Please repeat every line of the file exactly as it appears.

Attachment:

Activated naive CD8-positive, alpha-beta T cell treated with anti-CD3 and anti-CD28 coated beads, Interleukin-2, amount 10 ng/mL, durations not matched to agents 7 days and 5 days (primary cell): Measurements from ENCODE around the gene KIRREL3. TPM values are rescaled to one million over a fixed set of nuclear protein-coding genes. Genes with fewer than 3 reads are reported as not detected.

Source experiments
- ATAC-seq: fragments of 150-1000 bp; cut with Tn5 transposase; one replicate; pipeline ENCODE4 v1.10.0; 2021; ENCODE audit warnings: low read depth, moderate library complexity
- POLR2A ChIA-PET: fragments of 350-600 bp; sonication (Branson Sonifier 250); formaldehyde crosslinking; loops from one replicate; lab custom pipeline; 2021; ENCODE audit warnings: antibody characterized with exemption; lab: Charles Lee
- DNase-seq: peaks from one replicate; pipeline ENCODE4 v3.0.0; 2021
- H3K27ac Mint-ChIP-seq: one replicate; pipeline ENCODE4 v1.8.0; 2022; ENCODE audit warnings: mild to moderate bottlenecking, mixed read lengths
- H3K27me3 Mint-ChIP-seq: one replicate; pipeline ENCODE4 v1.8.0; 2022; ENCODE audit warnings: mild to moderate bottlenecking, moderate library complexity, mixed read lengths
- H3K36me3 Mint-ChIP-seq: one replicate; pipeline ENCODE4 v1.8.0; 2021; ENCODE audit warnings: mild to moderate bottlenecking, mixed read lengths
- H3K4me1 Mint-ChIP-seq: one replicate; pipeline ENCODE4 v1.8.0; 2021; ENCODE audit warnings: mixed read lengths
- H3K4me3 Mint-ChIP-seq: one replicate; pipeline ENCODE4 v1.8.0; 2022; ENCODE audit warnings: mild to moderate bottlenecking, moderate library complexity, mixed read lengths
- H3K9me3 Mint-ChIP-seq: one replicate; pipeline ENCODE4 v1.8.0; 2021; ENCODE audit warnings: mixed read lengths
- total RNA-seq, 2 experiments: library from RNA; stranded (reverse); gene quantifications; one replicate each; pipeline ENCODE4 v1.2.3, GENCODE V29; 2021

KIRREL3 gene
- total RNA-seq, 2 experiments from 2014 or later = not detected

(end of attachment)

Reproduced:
Activated naive CD8-positive, alpha-beta T cell treated with anti-CD3 and anti-CD28 coated beads, Interleukin-2, amount 10 ng/mL, durations not matched to agents 7 days and 5 days (primary cell): Measurements from ENCODE around the gene KIRREL3. TPM values are rescaled to one million over a fixed set of nuclear protein-coding genes. Genes with fewer than 3 reads are reported as not detected.

Source experiments
- ATAC-seq: fragments of 150-1000 bp; cut with Tn5 transposase; one replicate; pipeline ENCODE4 v1.10.0; 2021; ENCODE audit warnings: low read depth, moderate library complexity
- POLR2A ChIA-PET: fragments of 350-600 bp; sonication (Branson Sonifier 250); formaldehyde crosslinking; loops from one replicate; lab custom pipeline; 2021; ENCODE audit warnings: antibody characterized with exemption; lab: Charles Lee
- DNase-seq: peaks from one replicate; pipeline ENCODE4 v3.0.0; 2021
- H3K27ac Mint-ChIP-seq: one replicate; pipeline ENCODE4 v1.8.0; 2022; ENCODE audit warnings: mild to moderate bottlenecking, mixed read lengths
- H3K27me3 Mint-ChIP-seq: one replicate; pipeline ENCODE4 v1.8.0; 2022; ENCODE audit warnings: mild to moderate bottlenecking, moderate library complexity, mixed read lengths
- H3K36me3 Mint-ChIP-seq: one replicate; pipeline ENCODE4 v1.8.0; 2021; ENCODE audit warnings: mild to moderate bottlenecking, mixed read lengths
- H3K4me1 Mint-ChIP-seq: one replicate; pipeline ENCODE4 v1.8.0; 2021; ENCODE audit warnings: mixed read lengths
- H3K4me3 Mint-ChIP-seq: one replicate; pipeline ENCODE4 v1.8.0; 2022; ENCODE audit warnings: mild to moderate bottlenecking, moderate library complexity, mixed read lengths
- H3K9me3 Mint-ChIP-seq: one replicate; pipeline ENCODE4 v1.8.0; 2021; ENCODE audit warnings: mixed read lengths
- total RNA-seq, 2 experiments: library from RNA; stranded (reverse); gene quantifications; one replicate each; pipeline ENCODE4 v1.2.3, GENCODE V29; 2021

KIRREL3 gene
- total RNA-seq, 2 experiments from 2014 or later = not detected